Until recently, visual confrontation naming was essentially, uncontested as the measure of choice in the assessment of naming. Visual naming is simple to administer and has been effective in eliciting dysnomia in varied neurological disorders (Gordon, 1997). Historically, auditory naming has been used primarily in the assessment of aphasic disorders (Goodglass & Stuss, 1979), although recent investigations have demonstrated its utility in patients with temporal lobe pathology (Bell et al., 2003; Hamberger & Seidel, 2003). Additionally, auditory naming, but not visual naming, has been shown to correlate with subjective word finding difficulty, possibly due to its greater “ecological” validity, i.e., naming difficulties typically occur in the context of auditory-verbal discourse rather than failed attempts to name objects in the environment (Hamberger & Seidel, 2003). The current results suggest that auditory and visual naming tasks measure cognitively and neurally distinct processes, which, in turn, suggests that a thorough assessment of naming would require utilization of both tasks. Our finding of different performance asymmetries in patients with anterior versus posterior abnormalities suggests that use of both measures might assist in localizing regions of cortical dysfunction. Additionally, information regarding modality-specific differences in naming, which would be unavailable from assessment in only one modality, could be used in devising compensatory strategies. For example, patients with relative weakness in one modality might be directed to rely more heavily on the other.

In considering the localizing value of auditory and visual naming, certainly, the introduction of high resolution imaging has led to a reduction in the use of neuropsychological assessment in lesion localization. Nonetheless, there remain some conditions in which focal dysfunction is not necessarily accompanied by abnormalities observable on MRI, as demonstrated in MRI-normal patients in the current study, and conditions in which cognitive dysfunction precedes the appearance of structural changes (Hermann et al., 2007; Kulas & Naugle, 2003). In these cases, results of neuropsychological testing do, in fact, assist in localization. As it stands, the localizing resolution of most measures of higher cortical function is typically at the hemispheric or at best, lobar level. Thus, it is rather unique that utilization of these two naming tasks can provide more fine-grained, localizing information within the temporal region. This level of resolution refines current knowledge of brain-behavior relations, and in the future, could potentially assist in differentiating among disorders involving cortical dysfunction in the temporal region. These speculations are tempered, however, given the current use of two groups with well localized pathology. More importantly, the classification criteria for Anterior and Posterior classification were based on observations from the current patient sample. To truly determine the localizing value of these two measures would require a different, unselected, heterogeneous group of patients with varied lesion (electrophysiological or histological) locations.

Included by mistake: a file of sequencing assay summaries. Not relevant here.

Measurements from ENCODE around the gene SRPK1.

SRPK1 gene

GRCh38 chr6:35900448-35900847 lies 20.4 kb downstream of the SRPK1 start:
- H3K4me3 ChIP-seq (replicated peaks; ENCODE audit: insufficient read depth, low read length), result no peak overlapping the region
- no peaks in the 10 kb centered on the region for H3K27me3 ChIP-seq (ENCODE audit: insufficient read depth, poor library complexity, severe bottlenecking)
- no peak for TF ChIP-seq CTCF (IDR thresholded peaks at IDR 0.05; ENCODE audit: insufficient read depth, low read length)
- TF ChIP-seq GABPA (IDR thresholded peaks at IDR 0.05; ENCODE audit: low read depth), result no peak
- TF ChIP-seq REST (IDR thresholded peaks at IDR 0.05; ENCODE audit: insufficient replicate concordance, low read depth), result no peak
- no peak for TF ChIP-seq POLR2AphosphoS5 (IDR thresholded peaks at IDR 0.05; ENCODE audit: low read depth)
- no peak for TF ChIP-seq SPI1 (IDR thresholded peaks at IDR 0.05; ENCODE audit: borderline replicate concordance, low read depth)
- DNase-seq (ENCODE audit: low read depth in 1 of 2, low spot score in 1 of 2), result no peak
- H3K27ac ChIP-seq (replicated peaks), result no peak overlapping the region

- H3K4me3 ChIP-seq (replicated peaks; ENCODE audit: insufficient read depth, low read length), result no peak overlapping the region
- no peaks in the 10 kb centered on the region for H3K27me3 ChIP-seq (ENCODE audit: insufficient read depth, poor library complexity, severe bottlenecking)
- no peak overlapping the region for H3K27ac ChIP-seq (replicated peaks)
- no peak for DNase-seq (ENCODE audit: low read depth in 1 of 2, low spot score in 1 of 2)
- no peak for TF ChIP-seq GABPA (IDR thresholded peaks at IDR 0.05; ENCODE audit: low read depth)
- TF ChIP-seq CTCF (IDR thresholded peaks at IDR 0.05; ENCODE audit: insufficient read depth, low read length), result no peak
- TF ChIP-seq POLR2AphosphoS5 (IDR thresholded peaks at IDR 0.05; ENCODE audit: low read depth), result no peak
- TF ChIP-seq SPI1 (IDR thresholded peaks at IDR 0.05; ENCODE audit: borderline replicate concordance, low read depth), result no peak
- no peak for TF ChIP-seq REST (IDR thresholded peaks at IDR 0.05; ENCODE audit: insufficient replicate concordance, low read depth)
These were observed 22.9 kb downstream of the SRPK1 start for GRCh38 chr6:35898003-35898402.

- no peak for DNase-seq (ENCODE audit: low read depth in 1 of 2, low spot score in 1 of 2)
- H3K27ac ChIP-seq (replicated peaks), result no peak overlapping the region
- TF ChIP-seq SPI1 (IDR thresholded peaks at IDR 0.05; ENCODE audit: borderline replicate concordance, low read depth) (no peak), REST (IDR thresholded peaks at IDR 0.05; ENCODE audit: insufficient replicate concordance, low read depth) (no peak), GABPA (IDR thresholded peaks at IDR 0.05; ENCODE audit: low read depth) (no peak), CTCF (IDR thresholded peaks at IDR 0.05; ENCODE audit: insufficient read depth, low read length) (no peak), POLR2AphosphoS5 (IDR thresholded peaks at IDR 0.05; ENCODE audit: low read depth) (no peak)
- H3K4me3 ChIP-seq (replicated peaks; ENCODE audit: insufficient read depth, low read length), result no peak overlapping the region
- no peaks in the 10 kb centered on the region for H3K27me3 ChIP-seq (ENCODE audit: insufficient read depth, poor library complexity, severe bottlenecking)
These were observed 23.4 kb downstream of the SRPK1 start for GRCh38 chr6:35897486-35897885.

Theoretical considerations

Modality specific dissociations in naming and other language functions have generated two classes of theories regarding semantic-lexical organization. The unimodal view holds that the semantic system is a unitary, amodal storage system, accessible from each input modality (Caramazza et al., 1990; Hillis et al., 1995; Riddoch et al., 1988), whereas the multimodal view posits distinct visual and verbal semantic systems (Druks & Shallice, 2000; Lauro-Grotto et al., 1997; McCarthy & Warrington, 1988; Shallice, 1988). The debate between these two classes of theories tends to remain unresolved, as results from most studies can be construed to support either model. Admittedly, the current results are no exception, as reductions in auditory or visual naming can be interpreted as either faulty modality specific access to a unimodal system, or direct impairment to a modality specific sub-system. It is notable though, that most clinical studies of semantic processing, although detailed in methodology, are lacking in resolution concerning the brain regions affected by the disease state. These studies, therefore, offer little toward discerning possible neuroanatomical substrates of the semantic system (e.g.,(Druks & Shallice, 2000; Lauro-Grotto et al., 1997; Marangolo et al., 2004)). The current results, however, suggest that either, a) separate auditory and visual semantic systems, or b) a unimodal system with separate auditory and visual access mechanisms, are mediated by the anterior and posterior temporal regions. Perhaps, further analysis of these cortical regions with regard to their role in semantic processing will provide more detailed information regarding the neuroanatomical correlates of the semantic system, which, in turn, might provide a clearer picture of the system as either uni- or multimodal. Studies addressing these questions, involving both cortical stimulation and functional imaging, are currently underway in our laboratory.